Up to three households will be able to meet up during a five-day Christmas period of 23 to 27 December, leaders of the four UK nations have agreed.
People can mix in homes, places of worship and outdoor spaces, and travel restrictions will also be eased.
But a formed “Christmas bubble” must be “exclusive” and would not be able to visit pubs or restaurants together.
The leaders urged people to “think carefully about what they do” to keep the risk of increased transmission low.
They added 2020 “cannot be a normal Christmas” but family and friends will be able to see each other in a “limited and cautious” way.
However, some scientists have warned that the relaxation of Covid restrictions over the festive period could spark another wave of infections and further deaths.
The measures will see travel restrictions across the four nations, and between tiers and levels, lifted to allow people to visit families in other parts of the UK.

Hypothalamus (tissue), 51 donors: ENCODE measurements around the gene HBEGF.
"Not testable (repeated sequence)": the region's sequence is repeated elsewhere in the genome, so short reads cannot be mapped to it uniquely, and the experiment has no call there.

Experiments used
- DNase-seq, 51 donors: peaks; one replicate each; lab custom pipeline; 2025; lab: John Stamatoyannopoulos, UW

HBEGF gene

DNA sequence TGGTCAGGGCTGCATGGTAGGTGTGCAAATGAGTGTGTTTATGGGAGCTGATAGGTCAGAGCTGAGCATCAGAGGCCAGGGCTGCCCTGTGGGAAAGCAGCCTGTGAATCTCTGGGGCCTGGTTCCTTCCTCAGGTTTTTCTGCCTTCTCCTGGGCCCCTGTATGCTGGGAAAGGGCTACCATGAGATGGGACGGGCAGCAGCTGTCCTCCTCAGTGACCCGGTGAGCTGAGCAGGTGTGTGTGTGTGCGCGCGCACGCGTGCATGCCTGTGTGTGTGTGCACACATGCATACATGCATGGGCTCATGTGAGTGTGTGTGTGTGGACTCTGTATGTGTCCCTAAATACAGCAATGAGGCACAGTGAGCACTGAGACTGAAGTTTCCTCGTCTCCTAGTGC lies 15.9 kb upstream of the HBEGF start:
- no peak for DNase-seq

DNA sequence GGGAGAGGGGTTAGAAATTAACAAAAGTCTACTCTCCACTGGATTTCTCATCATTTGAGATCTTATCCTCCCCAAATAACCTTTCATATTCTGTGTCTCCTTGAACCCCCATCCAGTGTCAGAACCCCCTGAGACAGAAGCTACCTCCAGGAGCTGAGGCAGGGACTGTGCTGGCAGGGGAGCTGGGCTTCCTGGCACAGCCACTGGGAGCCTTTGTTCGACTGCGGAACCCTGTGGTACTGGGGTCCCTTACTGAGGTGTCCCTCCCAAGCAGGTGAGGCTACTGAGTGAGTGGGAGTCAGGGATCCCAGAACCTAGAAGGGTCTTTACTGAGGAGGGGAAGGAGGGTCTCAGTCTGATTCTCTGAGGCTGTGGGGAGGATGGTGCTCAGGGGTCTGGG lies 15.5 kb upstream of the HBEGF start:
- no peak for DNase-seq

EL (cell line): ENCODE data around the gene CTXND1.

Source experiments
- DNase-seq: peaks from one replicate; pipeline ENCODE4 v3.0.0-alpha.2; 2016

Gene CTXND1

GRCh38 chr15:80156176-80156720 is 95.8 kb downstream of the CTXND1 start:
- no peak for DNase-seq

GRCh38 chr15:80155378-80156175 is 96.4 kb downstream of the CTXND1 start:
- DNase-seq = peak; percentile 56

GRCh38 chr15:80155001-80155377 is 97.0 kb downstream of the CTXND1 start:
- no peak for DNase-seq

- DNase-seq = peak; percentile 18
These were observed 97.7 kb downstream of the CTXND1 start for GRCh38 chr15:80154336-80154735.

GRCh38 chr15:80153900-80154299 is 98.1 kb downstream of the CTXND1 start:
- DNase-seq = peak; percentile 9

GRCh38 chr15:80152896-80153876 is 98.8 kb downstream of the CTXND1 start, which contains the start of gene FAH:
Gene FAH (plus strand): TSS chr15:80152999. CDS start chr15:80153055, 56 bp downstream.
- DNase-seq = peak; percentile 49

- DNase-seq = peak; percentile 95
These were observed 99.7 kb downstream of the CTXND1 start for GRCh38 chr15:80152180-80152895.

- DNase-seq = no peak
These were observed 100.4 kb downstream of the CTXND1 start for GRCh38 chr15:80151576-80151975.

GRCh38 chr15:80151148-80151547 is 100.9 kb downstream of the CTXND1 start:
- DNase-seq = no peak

Anyone travelling to or from Northern Ireland may travel on the 22 and 28 December, but otherwise travel to and from bubbles should be done between the 23 and 27.
People will not be able to get together with others from more than two other households, and once a bubble is formed, it must not be changed or be extended further.
The guidance says a bubble of three households would be able to stay overnight at each other’s home but would not be able to visit hospitality, theatres or retail settings.
However, existing local restrictions will still be in place mean many pubs and restaurants – such as those in England’s tier three or Scotland’s level four – will remain closed during the festive period.
The leaders of England, Scotland, Wales and Northern Ireland reached the agreement at a meeting on Tuesday afternoon.
In a joint statement, they said: “Even where it is within the rules, meeting with friends and family over Christmas will be a personal judgement for individuals to take, mindful of the risks to themselves and others, particularly those who are vulnerable.